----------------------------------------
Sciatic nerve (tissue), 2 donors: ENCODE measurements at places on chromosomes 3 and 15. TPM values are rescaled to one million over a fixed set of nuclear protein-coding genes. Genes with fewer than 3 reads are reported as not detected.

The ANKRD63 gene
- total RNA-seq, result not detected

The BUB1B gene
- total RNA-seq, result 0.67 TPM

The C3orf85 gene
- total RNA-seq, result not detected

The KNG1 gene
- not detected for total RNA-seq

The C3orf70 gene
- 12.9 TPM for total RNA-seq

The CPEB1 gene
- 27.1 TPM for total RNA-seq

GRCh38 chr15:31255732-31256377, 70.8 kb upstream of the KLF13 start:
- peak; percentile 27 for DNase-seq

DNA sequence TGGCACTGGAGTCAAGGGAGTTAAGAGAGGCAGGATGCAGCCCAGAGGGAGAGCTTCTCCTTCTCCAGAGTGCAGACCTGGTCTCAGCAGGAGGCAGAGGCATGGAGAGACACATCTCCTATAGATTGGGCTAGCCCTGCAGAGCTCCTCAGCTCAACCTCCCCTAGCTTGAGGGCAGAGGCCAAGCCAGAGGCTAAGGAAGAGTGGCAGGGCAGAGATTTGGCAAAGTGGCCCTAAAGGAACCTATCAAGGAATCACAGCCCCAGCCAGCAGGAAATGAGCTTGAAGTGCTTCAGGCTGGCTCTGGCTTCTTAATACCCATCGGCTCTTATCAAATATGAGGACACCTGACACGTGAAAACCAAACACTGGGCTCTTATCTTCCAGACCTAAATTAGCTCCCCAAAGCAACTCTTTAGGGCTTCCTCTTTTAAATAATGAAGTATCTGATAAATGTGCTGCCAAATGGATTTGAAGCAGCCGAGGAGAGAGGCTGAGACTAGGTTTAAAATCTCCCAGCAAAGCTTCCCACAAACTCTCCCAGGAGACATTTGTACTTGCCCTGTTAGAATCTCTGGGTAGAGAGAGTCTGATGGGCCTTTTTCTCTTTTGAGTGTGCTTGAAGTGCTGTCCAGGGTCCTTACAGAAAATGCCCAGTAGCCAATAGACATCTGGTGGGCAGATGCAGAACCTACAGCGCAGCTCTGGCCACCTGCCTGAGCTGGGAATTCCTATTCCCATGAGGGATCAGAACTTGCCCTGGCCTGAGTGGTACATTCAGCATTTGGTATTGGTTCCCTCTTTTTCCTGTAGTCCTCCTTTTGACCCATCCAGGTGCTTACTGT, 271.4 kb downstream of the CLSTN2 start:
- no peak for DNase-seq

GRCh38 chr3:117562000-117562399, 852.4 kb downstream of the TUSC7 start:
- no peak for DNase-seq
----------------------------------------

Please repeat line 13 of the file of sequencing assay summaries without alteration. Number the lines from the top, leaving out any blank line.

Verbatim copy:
- 27.1 TPM for total RNA-seq